• Sophia Rebolledo

How can social media affect our mental health, self-comparison, and self-image?




Amidst the COVID-19 pandemic quarantine, high-school students across the world have turned to social media as their main outlet and source of solace. However, as social media becomes more ingrained in our everyday routines and lives, what are the effects?


Social media has a huge influence on how often we compare ourselves to people we see and follow online.


The social comparison theory was first formed in 1954 by psychologist Leo Festinger, which suggests that people have an innate drive to evaluate their own personality, traits, abilities, etc. in comparison to others.


The social comparison theory argues that humans have a tendency to make "downward" social comparisons with people whom we feel are "worse or less skilled" than us, which inherently raises our personal self-esteem.


This concept applies conversely during "upward" social comparisons, which is when we compare ourselves to people who we think are "better than us." This can reduce our self-esteem which is most prevalent and more prone to happening on social media.


In the real and offline world, social comparison involves the self and usually those around you. On social media, social comparison is increased and amplified allowing us to go in deep and endless spirals of comparison where the amount of people you could compare yourself to are seemingly limitless.


Self-Esteem



Many of us, intentionally or unintentionally, internally correlate the amount of likes, comments, views, and other metrics we receive on social media to our own intrinsic self-worth. Studies have shown that users tend to focus on gaining "likes" or followers as a means of increasing their own self-worth.


A study at the University of Pittsburgh found a correlation between the amount of time spent on social media apps with self-image in which those who spent more time on social media reported eating and negative body image concerns (in addition to negative effects on mental health.)



Mental Health


According to different research studies, increased social media use is correlated to higher levels of loneliness, envy, anxiety, depression, stress, and even hindered social skills.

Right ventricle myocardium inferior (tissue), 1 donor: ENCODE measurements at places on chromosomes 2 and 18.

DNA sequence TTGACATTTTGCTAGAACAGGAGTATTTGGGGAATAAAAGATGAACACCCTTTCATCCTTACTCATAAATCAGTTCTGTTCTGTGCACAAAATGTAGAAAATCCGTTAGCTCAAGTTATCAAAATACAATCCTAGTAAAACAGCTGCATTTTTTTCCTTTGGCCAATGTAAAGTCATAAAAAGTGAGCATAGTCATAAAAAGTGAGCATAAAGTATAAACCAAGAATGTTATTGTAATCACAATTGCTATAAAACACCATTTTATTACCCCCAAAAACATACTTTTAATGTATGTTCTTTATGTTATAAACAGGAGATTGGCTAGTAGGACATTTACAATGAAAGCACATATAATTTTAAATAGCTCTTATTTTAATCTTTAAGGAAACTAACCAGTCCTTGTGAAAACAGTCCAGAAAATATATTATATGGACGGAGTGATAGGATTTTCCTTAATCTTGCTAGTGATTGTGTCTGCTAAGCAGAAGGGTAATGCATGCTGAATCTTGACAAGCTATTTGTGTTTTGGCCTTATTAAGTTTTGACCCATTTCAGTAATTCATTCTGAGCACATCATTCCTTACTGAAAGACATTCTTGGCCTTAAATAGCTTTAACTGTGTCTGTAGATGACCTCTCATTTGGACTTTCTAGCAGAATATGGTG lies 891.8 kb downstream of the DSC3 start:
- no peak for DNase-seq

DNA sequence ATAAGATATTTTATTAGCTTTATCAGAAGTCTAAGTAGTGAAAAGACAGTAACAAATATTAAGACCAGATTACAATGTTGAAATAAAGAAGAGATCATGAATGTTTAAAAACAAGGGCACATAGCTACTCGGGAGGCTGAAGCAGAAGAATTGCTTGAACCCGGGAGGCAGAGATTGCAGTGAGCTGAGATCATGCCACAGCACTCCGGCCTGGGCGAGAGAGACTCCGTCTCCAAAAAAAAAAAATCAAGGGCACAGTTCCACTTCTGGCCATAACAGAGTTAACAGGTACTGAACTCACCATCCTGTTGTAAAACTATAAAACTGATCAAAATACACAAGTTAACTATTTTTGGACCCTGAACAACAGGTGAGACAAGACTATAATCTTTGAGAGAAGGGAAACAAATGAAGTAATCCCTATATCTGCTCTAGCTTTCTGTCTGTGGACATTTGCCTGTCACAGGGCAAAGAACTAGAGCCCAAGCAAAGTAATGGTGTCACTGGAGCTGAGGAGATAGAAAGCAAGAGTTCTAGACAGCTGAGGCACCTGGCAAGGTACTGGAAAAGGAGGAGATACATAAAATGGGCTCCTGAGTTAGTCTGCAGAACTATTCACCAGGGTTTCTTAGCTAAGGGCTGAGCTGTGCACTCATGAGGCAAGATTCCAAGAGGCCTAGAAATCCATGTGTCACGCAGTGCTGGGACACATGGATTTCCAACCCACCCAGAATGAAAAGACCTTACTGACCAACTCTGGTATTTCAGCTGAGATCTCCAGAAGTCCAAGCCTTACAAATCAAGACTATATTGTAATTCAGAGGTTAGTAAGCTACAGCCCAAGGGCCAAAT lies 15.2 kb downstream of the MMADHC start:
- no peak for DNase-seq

This is due to multiple different reasons, including social media triggering feelings of inadequacy. People using social media may also feel that their lives or appearances aren't comparing favorably to other people they see on social media, which can also trigger envy and dissatisfaction.


A 2019 study found that social media use is also tied to disrupted or delayed sleep, which is essential for well-being. Research shows that disrupted or delayed sleep have effects on mental health, such as depression or memory loss.


FOMO (Fear of Missing Out)


With social media, we seemingly have the world at our fingertips. All of the trending new happenings are instantly available to us. Social media may make us feel like we always have to be "in the know" at all times, leading to a constant fear or missing out, or FOMO.


Because of this, people may compulsively check their phones at the cost of losing sleep or choosing to stay on social media instead of in-person hangouts. According to a 2020 study, FOMO has effects on mental health, leading to symptoms such as anxiety, lack of concentration, and a dependence on social media for instant gratification.


As much as it seems like the entire world revolves around social media, it is not the same as we interact with the world in real life. While social media comes with amazing pros like connecting with people across the world and being able to vastly share information instantaneously, social media does not capture reality and instead a fabricated version. For instance, influencer's attempts to "make Instagram casual again" with "photo dumps" of their "everyday" aesthetic lives may contribute and feed even more negatively into a person's self-esteem and self-comparison than a "normal" post that is more obviously curated as users are carefully self-selecting a variety and nuance of photos to portray the most "carefree" or "cool" life in which followers are even more so convinced that this is someone's "real" life.


As a fellow teenager who has fallen a victim to the deep cycles of comparison on social media and has wanted to portray super "casual" and "everyday" social media accounts of only my best moments, it is important to remind ourselves that we have no idea what someone might be going through beyond their social media posts, yet we have a tendency to judge others (and ourselves) through what people post, how many likes they receive, how many followers they have, etc.


Do you notice when you compare yourself to others after scrolling on social media? How are you experiencing the world beyond a phone screen?


Tips for Social Media Navigation:

  1. Be intentional of your following

  2. Account for your time on social media

  3. If you feel as if you cannot "unfollow" someone but they are negatively contributing to your social media experience, consider "hiding" them from your feed

  4. When working, sleeping, or needing time to focus/relax, put your phone in a place where you cannot see or hear notifications/buzzes (you can be swayed to check your phone or take a break for only 2 minutes that can easily lead to 30 or 40 minutes)

  5. Turning off social media notifications completely